New Strategies for Roughing, Mill-Turn Machining

Jan. 26, 2012
Latest Delcam release also makes toolpaths faster, more efficient
Delcam reported its new FeatureCAM 2012 R2 software for feature-based machining supports turning with live tooling.

A new series of strategies for 2.5D roughing is reported by Delcam plc to be the main addition to its FeatureCAM 2012 in the latest release of that machining program, including a continuous spiral option that minimizes wear on the cutter and machine tool. FeatureCAM 2012 R2 also includes high-speed roughing options, like trochoidal machining; a patented Race Line Machining feature; and “tear-drop” moves to clear corners more smoothly. Also, the new release offers more styles of leads and links that improve the toolpaths’ overall efficiency.

FeatureCAM is Delcam’s feature-based CAM software program, and 2012 RD is being highlighted for improving roughing and mill-turn machining, and for more general enhancements that speed up toolpath generation.

In the new release, stepovers for 2.5D mill roughing can be set as large as the tool diameter itself, Delcam announced. Previously, stepovers were limited to 50% of the tool diameter; if this limit was exceeded, the toolpath would leave stands. The new algorithm supports larger stepovers by providing extra moves automatically to clean up those stands.

Other milling improvements include an option to add an extra profile pass “exactly at the base of flat pockets”; the ability to use face-milling tools with chamfered edges to machine chamfers, as well as faces, thereby minimizing the number of tools needed; a choice of right- or left-handed thread-milling tools, resulting in either climb or conventional machining of the thread; and the ability to reduce calculation times by saving boundaries as curves if they will be needed for subsequent calculations.

Roughing also has been improved for users of turning equipment that can operate with live tooling. A new option in FeatureCAM 2012 R2 allows cutting with a live milling tool, while the workpiece is rotating in the turning spindle. This avoids issues associated with interrupted cutting and ensures regular chip breakage, Delcam stated, and thus removing any chance of wrap-around by the swarf.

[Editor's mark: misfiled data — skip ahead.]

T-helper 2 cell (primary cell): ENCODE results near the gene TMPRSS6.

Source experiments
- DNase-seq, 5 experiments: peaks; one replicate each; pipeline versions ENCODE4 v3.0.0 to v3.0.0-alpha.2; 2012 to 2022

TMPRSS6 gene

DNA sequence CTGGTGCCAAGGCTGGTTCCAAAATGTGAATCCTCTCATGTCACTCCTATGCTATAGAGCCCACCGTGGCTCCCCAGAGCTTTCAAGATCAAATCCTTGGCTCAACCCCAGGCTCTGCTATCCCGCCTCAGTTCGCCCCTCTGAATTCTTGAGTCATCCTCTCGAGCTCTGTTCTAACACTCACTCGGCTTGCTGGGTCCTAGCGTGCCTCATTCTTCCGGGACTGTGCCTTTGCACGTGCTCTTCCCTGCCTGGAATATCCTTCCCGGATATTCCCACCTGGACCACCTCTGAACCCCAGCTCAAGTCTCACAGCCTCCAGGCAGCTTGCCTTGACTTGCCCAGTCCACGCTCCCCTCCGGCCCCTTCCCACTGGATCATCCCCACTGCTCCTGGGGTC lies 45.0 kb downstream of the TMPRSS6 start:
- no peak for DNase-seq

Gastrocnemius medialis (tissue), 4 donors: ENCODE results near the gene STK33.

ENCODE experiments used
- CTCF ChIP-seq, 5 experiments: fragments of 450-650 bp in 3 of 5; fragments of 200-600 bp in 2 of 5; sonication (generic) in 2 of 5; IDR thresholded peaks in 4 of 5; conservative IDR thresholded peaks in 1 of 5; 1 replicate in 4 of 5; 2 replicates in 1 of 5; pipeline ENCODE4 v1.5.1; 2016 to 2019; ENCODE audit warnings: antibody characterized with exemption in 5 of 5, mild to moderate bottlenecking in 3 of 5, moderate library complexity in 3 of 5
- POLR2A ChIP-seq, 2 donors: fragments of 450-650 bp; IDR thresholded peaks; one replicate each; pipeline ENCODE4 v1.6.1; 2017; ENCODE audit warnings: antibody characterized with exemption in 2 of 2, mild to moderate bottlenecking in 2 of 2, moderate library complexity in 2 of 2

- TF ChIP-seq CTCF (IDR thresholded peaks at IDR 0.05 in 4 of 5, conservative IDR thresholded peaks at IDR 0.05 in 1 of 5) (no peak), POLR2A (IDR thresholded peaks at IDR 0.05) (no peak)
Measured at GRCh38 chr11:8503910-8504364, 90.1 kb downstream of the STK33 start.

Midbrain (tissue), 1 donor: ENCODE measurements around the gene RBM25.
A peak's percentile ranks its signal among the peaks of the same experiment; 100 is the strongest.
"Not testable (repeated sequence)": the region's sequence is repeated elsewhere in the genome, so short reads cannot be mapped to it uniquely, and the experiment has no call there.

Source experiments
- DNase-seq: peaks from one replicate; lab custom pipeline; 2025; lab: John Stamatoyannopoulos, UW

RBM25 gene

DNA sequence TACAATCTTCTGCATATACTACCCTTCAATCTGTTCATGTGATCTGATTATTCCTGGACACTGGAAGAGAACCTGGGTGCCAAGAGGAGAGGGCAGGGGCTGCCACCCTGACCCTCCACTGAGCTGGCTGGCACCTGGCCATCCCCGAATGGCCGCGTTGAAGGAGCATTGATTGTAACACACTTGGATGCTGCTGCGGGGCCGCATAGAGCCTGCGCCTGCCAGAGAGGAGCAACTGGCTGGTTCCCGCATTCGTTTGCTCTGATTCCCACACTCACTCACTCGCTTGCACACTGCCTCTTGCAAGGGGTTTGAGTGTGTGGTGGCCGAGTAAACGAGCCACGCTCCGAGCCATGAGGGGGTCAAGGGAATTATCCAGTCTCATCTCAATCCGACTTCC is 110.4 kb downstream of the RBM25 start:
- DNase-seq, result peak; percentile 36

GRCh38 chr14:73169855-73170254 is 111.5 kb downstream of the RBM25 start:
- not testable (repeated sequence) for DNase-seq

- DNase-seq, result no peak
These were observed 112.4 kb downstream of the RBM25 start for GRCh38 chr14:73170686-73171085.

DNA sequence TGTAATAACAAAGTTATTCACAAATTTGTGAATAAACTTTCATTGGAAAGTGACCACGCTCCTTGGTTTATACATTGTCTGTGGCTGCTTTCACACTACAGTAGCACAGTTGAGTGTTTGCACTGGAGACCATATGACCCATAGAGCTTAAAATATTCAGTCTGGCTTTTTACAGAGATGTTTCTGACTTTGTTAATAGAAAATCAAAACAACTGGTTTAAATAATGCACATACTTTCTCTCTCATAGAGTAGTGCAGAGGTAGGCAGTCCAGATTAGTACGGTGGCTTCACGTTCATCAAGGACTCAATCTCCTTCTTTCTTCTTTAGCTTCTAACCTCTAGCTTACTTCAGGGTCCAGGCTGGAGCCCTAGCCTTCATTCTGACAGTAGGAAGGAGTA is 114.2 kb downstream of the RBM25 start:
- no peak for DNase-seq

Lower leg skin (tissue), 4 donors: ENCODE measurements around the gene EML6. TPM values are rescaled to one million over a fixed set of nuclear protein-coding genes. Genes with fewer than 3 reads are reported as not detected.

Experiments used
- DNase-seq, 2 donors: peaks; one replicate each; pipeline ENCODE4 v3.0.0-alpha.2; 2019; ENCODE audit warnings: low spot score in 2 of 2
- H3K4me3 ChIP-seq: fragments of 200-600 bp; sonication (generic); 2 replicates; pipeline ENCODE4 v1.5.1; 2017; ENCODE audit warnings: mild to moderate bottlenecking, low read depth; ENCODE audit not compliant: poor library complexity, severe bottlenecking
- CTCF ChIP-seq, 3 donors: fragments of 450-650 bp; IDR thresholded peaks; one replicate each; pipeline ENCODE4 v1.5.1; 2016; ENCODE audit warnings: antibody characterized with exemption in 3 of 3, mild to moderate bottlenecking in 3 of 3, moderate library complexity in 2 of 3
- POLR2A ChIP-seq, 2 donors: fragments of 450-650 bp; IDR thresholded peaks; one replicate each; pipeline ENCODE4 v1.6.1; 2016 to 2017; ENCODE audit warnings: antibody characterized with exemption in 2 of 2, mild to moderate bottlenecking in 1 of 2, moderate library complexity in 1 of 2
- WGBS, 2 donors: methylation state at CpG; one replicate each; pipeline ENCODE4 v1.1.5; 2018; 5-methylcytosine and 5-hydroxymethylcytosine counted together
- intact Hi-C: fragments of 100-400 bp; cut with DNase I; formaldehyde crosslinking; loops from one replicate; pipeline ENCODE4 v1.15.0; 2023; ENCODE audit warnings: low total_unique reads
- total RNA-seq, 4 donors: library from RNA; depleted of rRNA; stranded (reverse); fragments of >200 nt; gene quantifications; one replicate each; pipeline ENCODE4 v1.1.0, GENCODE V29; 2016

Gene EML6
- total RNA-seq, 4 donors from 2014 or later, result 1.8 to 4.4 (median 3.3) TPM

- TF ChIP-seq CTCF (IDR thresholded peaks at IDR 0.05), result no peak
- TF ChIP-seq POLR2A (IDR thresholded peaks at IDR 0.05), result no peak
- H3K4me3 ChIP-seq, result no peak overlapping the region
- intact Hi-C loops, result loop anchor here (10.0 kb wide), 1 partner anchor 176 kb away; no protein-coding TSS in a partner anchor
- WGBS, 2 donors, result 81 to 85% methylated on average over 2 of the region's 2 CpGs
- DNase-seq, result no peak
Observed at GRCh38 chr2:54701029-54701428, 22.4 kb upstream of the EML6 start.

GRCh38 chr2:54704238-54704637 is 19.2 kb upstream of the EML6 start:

Mill-turn programming has been improved with the addition of more flexible five-axis positioning. For example, any amount of negative b-axis movement available can be used, which avoids the problem of extending the y limit too far back into the machine. Switching the positioning angles in this way makes editing easier to keep the machine within its travel limits.

Another mill-turn improvement is support for cylindrical interpolation. This means that toolpaths can be created with NC code for a plane, and then wrapped around a cylinder. The same approach can be used for four-axis milling, so cutter compensation can be applied when calculating the toolpath to reduce the size of NC code files.

Delcam indicated that FeatureCAM users will benefit from improvements to the simulation module, in particular because of faster results thanks to multi-core calculation. FeatureCAM 2012 R2 also allows programmers to save a position during simulation (e.g., while toolpaths are being edited) and then to run the simulation from that position, rather than from the start.

Other enhancements include direct cutting and pasting of models between FeatureCAM and Delcam’s PowerSHAPE design and data repair software; and the ability to create machining configurations on a network, as well as on an individual computer, to save time and promote consistent results from different users.

About the Author

Robert Brooks | Content Director

Robert Brooks has been a business-to-business reporter, writer, editor, and columnist for more than 20 years, specializing in the primary metal and basic manufacturing industries. His work has covered a wide range of topics, including process technology, resource development, material selection, product design, workforce development, and industrial market strategies, among others. Currently, he specializes in subjects related to metal component and product design, development, and manufacturing — including castings, forgings, machined parts, and fabrications.

Brooks is a graduate of Kenyon College (B.A. English, Political Science) and Emory University (M.A. English.)

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